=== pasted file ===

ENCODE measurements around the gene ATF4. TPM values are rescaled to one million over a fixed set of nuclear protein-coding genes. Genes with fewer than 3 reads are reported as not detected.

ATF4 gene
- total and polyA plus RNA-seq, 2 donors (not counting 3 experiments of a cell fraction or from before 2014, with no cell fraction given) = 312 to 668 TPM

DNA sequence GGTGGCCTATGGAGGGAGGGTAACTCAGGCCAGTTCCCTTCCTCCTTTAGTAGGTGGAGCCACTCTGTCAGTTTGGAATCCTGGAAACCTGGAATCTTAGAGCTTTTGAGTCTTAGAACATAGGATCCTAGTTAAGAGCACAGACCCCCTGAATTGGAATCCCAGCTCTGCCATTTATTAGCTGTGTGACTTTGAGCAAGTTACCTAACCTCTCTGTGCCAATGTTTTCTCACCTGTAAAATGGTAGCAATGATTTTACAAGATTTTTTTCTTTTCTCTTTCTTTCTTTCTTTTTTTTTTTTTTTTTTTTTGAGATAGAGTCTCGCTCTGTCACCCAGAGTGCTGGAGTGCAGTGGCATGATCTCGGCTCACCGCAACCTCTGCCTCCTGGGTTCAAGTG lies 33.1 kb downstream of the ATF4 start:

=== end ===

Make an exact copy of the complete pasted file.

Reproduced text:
ENCODE measurements around the gene ATF4. TPM values are rescaled to one million over a fixed set of nuclear protein-coding genes. Genes with fewer than 3 reads are reported as not detected.

ATF4 gene
- total and polyA plus RNA-seq, 2 donors (not counting 3 experiments of a cell fraction or from before 2014, with no cell fraction given) = 312 to 668 TPM

DNA sequence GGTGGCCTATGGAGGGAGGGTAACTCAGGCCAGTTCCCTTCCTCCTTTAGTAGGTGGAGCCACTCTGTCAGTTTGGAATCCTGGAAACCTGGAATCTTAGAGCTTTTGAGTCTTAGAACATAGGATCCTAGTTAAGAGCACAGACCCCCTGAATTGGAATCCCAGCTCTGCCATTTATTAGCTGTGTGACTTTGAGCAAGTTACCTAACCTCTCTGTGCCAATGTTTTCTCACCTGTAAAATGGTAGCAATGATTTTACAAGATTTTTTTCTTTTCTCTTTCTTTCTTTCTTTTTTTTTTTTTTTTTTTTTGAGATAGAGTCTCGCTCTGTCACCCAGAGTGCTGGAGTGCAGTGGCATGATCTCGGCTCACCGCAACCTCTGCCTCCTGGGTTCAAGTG lies 33.1 kb downstream of the ATF4 start: